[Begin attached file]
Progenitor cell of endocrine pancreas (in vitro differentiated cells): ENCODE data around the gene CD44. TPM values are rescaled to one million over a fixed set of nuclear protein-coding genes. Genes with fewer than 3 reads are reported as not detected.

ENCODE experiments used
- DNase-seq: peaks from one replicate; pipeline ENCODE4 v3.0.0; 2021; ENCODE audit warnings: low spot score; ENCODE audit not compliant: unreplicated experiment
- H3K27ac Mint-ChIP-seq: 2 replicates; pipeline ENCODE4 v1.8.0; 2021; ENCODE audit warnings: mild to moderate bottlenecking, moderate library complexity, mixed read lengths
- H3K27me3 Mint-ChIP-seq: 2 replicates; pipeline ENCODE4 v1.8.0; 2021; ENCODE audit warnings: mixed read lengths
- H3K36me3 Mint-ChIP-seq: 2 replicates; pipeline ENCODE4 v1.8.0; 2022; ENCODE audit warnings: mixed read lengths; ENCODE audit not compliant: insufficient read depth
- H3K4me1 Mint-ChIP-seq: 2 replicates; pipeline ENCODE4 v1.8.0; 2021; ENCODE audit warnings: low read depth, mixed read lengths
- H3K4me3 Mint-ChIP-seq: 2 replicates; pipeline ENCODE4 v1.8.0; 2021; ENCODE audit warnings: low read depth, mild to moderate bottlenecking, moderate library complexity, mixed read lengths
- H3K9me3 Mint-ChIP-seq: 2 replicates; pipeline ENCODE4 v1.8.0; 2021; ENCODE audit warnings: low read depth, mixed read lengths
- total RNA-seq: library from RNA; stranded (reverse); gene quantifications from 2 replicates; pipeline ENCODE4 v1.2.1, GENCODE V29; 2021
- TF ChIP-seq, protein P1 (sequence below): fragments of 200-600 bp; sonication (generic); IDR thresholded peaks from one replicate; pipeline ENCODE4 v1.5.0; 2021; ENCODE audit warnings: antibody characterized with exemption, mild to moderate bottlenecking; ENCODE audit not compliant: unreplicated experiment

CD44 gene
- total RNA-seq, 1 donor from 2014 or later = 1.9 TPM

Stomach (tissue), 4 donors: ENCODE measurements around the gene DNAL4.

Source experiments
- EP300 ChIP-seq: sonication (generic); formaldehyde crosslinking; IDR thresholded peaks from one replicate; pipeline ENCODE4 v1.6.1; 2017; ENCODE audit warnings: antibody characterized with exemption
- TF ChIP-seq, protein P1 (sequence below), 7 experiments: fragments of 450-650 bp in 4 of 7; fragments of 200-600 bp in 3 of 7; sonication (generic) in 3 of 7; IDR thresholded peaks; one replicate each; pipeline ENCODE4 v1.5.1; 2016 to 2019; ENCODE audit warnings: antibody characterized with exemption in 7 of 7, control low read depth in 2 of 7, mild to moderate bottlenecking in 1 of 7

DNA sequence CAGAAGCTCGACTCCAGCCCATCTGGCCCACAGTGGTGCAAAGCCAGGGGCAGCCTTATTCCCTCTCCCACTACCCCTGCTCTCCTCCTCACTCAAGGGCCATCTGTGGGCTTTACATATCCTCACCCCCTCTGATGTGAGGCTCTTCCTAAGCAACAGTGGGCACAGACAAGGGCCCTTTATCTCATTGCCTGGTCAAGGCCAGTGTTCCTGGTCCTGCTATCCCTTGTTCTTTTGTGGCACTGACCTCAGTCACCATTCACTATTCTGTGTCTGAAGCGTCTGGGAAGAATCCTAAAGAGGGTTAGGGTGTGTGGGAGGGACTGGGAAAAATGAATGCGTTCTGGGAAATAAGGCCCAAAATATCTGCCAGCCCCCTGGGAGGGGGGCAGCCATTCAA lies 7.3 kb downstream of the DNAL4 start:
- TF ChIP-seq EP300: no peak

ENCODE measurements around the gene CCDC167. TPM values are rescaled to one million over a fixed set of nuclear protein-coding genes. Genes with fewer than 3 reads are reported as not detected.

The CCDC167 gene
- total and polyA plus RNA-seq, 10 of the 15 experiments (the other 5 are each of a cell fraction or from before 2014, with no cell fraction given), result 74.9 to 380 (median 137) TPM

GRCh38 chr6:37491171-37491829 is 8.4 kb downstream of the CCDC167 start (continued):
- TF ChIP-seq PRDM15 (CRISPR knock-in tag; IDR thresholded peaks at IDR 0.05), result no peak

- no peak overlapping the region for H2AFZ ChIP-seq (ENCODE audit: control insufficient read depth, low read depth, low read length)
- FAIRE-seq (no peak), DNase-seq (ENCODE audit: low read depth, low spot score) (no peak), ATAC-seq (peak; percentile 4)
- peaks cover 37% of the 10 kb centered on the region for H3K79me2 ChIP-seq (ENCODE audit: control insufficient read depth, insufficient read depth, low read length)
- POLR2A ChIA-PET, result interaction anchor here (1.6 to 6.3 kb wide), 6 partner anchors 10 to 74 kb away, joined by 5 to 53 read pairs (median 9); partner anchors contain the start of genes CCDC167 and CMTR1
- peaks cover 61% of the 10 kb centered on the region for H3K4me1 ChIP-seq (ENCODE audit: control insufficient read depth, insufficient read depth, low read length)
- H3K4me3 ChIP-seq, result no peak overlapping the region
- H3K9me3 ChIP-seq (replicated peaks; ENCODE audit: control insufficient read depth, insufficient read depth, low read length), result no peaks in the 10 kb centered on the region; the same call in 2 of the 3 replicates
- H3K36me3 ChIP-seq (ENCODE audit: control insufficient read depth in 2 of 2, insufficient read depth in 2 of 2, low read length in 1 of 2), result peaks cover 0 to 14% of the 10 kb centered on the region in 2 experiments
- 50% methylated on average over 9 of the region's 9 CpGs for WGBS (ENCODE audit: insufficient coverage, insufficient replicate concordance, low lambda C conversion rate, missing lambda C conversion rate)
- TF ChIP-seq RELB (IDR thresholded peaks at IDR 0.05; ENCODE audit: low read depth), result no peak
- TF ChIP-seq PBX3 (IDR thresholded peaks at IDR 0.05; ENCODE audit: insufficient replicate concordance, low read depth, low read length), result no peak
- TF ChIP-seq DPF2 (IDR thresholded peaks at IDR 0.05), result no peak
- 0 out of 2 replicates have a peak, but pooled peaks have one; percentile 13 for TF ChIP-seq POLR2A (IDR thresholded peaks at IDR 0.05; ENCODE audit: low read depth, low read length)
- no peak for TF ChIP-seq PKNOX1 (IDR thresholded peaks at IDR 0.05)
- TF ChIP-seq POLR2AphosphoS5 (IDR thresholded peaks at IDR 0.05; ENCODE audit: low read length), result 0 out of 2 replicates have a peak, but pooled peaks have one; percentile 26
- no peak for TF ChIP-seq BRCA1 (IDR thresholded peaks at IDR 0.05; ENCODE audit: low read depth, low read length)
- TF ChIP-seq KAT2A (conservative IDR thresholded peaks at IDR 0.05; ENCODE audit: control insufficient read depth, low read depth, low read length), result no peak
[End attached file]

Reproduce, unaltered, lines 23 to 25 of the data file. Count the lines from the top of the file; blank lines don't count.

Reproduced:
GRCh38 chr6:37491171-37491829 is 8.4 kb downstream of the CCDC167 start (continued):
- TF ChIP-seq PRDM15 (CRISPR knock-in tag; IDR thresholded peaks at IDR 0.05), result no peak

- no peak overlapping the region for H2AFZ ChIP-seq (ENCODE audit: control insufficient read depth, low read depth, low read length)